An Alternative Story about the Success of Digital Music

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3 Responses

  1. Of course, it might have something to do with the fact that I used to buy most of my digital music through a company which promised me the perpetual right to listen to it anywhere I accessed a computer, just by logging into my account. Only to have most of the music I’d purchased access to deleted when the recording industry took the company over after a lawsuit. Not illegal music, mind you, just small groups that didn’t have contracts with the recording industry…

    I like CDs because they’re physical, somebody can’t press a button somewhere and make them self-destruct. Yet.

  2. A.J. Sutter says:

    Small point: CDs are digital music. What you mean is electronically distributed music, and especially single-song electronic distribution (SSED).

    Your notion of “overwhelming advantages” depends very much on perspective. Consumer choice is not the only pertinent social value, nor necessarily the highest one. From an artist’s perspective, the ability to create an album is lost with SSED. Another cultural loss is cover art and liner notes/inserts. Some consumers will also feel this loss, as well as the loss in sound quality from the use of compression (.mp3 &c) beyond that already used in CDs. While some readers might be tempted to say that market response is constitutive of artistic or cultural value, that would seem to be very thin ice for law professors, and indeed for professors of most sorts.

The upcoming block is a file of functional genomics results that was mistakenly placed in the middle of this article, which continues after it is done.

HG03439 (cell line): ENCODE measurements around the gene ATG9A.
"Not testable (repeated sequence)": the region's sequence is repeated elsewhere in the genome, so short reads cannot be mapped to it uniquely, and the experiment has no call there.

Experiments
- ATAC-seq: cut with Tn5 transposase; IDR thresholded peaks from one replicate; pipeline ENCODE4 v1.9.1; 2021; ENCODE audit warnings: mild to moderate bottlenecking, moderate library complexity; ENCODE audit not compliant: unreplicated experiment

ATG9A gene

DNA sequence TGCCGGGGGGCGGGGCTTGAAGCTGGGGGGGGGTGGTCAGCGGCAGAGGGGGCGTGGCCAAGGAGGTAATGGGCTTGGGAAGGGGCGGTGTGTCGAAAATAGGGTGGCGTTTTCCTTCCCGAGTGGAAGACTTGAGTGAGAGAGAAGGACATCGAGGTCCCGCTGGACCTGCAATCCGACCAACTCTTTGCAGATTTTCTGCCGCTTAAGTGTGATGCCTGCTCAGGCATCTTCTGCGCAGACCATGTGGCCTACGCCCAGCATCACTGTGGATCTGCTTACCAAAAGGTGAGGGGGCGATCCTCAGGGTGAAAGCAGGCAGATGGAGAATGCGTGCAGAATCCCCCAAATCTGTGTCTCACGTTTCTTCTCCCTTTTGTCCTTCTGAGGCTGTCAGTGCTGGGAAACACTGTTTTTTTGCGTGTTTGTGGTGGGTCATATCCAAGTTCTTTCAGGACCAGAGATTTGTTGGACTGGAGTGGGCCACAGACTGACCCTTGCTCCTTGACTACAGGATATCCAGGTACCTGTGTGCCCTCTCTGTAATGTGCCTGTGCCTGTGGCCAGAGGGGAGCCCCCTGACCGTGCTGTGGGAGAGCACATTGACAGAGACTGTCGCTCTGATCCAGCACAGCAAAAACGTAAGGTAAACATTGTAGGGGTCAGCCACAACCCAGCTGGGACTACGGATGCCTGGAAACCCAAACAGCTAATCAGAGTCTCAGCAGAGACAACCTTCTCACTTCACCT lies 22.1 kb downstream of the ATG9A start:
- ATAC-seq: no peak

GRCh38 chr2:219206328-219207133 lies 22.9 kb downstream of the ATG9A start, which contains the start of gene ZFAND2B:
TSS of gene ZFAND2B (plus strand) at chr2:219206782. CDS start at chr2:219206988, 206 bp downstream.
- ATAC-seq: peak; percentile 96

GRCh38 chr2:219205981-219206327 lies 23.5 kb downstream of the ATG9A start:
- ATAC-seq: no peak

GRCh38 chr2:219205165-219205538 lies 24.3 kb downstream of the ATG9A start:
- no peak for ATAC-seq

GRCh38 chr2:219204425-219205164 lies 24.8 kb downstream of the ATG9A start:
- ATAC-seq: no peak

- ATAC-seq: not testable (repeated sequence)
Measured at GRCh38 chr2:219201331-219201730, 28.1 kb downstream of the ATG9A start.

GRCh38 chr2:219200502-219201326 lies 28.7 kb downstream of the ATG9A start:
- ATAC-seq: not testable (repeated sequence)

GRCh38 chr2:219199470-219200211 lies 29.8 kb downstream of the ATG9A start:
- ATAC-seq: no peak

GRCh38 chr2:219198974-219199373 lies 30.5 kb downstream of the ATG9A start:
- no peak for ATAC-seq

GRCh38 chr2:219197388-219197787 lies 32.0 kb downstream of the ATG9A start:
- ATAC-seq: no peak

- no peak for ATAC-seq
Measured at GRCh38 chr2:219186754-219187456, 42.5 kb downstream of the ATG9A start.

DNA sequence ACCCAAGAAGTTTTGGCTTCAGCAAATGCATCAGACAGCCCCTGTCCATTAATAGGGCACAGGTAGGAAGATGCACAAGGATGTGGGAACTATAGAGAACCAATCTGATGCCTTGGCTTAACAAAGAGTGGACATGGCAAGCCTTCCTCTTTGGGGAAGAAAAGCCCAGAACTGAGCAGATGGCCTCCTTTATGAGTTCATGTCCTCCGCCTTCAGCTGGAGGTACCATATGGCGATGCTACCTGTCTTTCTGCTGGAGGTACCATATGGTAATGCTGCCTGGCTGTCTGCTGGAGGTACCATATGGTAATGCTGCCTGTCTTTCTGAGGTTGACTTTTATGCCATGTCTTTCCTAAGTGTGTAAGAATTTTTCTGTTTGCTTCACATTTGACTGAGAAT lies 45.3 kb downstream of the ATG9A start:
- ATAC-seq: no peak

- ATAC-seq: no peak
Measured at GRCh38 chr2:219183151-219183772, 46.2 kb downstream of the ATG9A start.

BTW iTunes is also geographically restricted. Most tunes by, say, French or German artists are available only on the local versions of iTunes — but you can’t download from there unless you have a French or German credit card, respectively. There aren’t any such restrictions with buying CDs from French or German Amazon or other vendors. And if you want to hear music from Malaysia, Indonesia or many other less wealthy countries, to say nothing of many older Western classical recordings, CDs may be your only realistic option.

  3. Janice says:

    Carrying on from this topic, The Music Void’s Editor and Founder Jakomi Mathews has written an interesting article on whether or not the Evolution of Digital Media Survey Points to Consumer Rejection of Subscription Services in the UK.

    He states that when it comes to the progression from physical to digital ownership of media, the UK population is far from being ‘Space Age’. A large number of people are staying faithful to the “old school” method of owning music and films, thus abandoning digital. It’s well worth a read!